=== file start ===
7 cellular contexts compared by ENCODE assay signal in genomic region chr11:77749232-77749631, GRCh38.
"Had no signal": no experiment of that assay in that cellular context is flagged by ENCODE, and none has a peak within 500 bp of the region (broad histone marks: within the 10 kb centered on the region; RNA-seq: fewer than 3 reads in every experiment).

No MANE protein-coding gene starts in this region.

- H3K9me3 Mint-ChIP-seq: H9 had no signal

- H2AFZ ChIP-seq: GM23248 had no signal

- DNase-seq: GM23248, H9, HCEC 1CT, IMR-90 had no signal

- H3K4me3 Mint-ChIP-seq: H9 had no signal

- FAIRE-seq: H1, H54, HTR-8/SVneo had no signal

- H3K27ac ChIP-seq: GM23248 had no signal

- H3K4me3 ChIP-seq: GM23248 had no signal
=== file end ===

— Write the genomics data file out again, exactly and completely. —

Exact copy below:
7 cellular contexts compared by ENCODE assay signal in genomic region chr11:77749232-77749631, GRCh38.
"Had no signal": no experiment of that assay in that cellular context is flagged by ENCODE, and none has a peak within 500 bp of the region (broad histone marks: within the 10 kb centered on the region; RNA-seq: fewer than 3 reads in every experiment).

No MANE protein-coding gene starts in this region.

- H3K9me3 Mint-ChIP-seq: H9 had no signal

- H2AFZ ChIP-seq: GM23248 had no signal

- DNase-seq: GM23248, H9, HCEC 1CT, IMR-90 had no signal

- H3K4me3 Mint-ChIP-seq: H9 had no signal

- FAIRE-seq: H1, H54, HTR-8/SVneo had no signal

- H3K27ac ChIP-seq: GM23248 had no signal

- H3K4me3 ChIP-seq: GM23248 had no signal